A balanced diet includes fruits, vegetables and protein-rich foods while being low in fats, sodium and sugars. Furthermore, an appropriate balance is achieved through adequate calcium, iron and zinc intake.
Begin your meal by filling half your plate with nonstarchy vegetables such as broccoli, spinach and squash. Consider plant-based dairy products enriched with calcium and vitamin D while limiting added sugars.
Fruits & Vegetables
A balanced diet should include fruits and vegetables, low-fat or skim milk products, whole grain carbohydrates instead of refined ones, lean meats and beans, nuts and seeds containing healthy fats such as olives. In addition, your food selection should provide adequate water intake.
Fruits and vegetables provide many essential vitamins, minerals, plant chemicals and fibre. A high intake of fruit and vegetables has been associated with protection from certain diseases like cancer and cardiovascular disease.
Consume a range of colourful fruits and vegetables, such as dark green leafy veggies, yellow or orange vegetables, and red fruits. Reducing fruit juice consumption to about five servings daily. Canned fruits should not have added sugar; drain away their canning liquid before selecting them without added sweeteners or canning liquid. Aim for five daily servings!
TikTok users who scrolled their “For You” pages are likely to have come across people making claims that dairy consumption is inflammatory and that reducing or eliminating it would result in better hormone balance, clearer skin and reduced disease risks. Such claims stem from milk and dairy products’ high content of saturated fat – known to increase inflammation. But the role of saturated fat is complex as there are other nutrients present like calcium, magnesium, selenium vitamin B12 pantothenic acid that support healthy bones as well.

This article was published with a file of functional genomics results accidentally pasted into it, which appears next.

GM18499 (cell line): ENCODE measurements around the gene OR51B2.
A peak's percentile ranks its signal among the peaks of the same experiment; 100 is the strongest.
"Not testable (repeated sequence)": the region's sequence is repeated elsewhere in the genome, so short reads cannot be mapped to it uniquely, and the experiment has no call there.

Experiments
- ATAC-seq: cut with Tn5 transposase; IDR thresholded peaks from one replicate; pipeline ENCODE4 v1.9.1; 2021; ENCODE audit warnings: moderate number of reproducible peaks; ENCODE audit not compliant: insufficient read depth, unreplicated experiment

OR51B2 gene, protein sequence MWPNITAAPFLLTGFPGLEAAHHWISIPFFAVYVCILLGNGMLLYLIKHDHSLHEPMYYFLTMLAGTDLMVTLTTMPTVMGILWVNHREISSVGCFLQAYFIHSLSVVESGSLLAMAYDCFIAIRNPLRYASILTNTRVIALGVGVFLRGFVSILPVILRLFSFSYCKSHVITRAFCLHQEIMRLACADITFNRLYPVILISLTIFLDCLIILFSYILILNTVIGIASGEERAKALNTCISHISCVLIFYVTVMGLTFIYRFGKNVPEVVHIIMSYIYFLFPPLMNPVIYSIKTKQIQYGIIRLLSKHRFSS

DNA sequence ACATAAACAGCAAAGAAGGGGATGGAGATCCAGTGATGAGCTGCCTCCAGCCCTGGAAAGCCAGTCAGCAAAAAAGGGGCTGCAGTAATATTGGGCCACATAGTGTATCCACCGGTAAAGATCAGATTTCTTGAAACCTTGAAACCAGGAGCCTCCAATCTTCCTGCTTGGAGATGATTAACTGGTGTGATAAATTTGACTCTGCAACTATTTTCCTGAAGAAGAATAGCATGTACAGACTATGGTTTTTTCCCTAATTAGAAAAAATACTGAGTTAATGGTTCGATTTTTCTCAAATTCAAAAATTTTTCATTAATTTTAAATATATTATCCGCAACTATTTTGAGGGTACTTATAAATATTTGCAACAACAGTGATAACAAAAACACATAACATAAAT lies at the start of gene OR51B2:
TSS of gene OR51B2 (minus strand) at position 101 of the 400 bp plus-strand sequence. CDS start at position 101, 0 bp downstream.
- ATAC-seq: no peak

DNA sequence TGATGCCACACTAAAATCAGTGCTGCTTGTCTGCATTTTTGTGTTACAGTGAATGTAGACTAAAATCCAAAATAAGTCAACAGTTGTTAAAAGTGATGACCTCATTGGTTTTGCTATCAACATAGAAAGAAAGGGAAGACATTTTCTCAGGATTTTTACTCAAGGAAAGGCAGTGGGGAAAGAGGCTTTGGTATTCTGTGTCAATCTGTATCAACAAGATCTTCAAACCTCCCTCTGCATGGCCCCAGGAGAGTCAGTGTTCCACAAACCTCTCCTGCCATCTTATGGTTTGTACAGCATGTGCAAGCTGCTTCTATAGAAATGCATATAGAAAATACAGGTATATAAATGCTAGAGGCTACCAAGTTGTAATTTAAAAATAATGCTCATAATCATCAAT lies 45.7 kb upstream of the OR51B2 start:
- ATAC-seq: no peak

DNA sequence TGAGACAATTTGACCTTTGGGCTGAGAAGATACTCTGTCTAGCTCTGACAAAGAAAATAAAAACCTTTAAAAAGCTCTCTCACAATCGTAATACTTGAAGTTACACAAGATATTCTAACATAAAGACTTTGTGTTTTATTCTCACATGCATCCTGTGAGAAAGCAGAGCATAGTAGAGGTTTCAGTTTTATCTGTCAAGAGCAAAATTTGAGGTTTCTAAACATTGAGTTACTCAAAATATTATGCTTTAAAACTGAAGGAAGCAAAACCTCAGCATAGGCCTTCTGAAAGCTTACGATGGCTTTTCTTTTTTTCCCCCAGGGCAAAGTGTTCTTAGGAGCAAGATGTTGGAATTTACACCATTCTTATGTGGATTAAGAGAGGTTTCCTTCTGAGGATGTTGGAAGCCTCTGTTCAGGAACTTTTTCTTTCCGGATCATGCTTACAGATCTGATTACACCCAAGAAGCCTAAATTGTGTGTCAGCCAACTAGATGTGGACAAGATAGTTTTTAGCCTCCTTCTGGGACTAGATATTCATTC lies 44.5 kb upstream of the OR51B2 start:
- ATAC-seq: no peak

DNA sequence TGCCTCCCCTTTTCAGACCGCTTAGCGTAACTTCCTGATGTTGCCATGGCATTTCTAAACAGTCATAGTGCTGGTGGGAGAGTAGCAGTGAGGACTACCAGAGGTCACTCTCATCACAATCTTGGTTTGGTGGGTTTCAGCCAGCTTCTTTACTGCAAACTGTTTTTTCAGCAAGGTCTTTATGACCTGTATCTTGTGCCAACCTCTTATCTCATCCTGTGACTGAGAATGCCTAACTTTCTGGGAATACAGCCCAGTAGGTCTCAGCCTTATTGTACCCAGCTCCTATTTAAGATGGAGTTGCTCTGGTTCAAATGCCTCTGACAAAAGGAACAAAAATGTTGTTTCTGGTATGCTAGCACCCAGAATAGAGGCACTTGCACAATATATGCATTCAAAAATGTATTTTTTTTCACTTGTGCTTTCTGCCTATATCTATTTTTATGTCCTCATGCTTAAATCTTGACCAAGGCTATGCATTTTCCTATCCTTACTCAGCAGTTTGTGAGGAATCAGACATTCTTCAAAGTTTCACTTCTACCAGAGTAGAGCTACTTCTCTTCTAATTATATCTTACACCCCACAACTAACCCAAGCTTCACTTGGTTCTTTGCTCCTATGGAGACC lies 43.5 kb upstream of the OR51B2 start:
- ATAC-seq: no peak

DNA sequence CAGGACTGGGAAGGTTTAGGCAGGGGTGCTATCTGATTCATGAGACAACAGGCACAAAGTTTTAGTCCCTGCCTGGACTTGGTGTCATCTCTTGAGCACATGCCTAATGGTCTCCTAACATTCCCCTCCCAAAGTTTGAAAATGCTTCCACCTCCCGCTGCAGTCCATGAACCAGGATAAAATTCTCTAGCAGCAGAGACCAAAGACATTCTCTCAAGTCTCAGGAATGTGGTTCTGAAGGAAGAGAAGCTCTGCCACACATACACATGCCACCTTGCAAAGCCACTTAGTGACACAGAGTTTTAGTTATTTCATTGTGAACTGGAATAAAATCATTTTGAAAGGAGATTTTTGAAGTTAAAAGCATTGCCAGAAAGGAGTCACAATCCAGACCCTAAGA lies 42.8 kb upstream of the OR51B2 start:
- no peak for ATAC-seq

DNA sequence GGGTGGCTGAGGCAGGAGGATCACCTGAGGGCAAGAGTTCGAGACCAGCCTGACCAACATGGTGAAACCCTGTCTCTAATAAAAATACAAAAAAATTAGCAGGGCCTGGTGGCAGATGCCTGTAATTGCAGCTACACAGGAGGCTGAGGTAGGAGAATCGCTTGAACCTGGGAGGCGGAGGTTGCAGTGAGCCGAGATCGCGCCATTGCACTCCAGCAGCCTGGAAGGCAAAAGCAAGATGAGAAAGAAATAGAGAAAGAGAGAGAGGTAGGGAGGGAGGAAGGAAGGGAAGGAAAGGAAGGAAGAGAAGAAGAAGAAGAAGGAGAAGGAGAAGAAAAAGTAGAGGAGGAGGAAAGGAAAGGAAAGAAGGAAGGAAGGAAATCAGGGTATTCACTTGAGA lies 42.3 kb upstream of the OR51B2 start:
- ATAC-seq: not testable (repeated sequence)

Nutritionists advise ensuring half your plate consists of vegetables and fruits, while the other half should consist of proteins and grains for optimal health. Aiming for this balance ensures you’re receiving a variety of essential vitamins and minerals every day is key to good wellbeing, and nutritionists suggest including milk, yoghurt and cheese (especially reduced-fat options) daily as part of a balanced diet for muscle health – milk yoghurt provides all essential amino acids essential to muscles.
Meat & Poultry
Meat and poultry are rich sources of protein for our bodies, as well as high-quality animal fat, essential amino acids, vitamin B6, niacin and iron.
Epidemiological studies conducted worldwide across populations with differing food preferences and nutritional habits have demonstrated that eating meat (including poultry) combined with a vegetable-rich diet is associated with reduced cardiovascular diseases, overweightness, type 2 diabetes mellitus as well as lower cancer risks.
If you do eat meat, opt for lean cuts of organic or free-range meat for more sustainable eating habits. Remember that producing meat requires significant water consumption and energy expenditure – try to limit your intake! If you prefer vegetarianism instead of meat-eating, be sure to include seafood into your diet; they are an excellent source of disease-fighting omega-3 fatty acids while being high in vitamins and minerals – salmon, trout, and sardines can especially benefit heart health.
Grains can be an essential component of a nutritious diet, yet their role varies based on age, gender, activity level and medical conditions. There are two main categories of grains – whole and refined grains. Whole grains retain all their original components like the hull, bran and germ while refined grains have all of these parts removed leaving only endosperm remaining.
The 2020 Dietary Guidelines recommend consuming at least half your grain intake from whole grain foods, as studies have linked whole grains with lower risks and improved health outcomes, including decreased incidences of diabetes and cardiovascular disease. Refined grains on the other hand have been linked with weight gain and elevated blood sugar levels; additionally they contain antinutrients like phytic acid or lectins which obstruct digestion or absorption (14) (35). Therefore it’s recommended that grains are either soaked, sprouted, or fermented so as to break down these antinutrients (14)(35). (14)(35). (14)(35). (14) (35)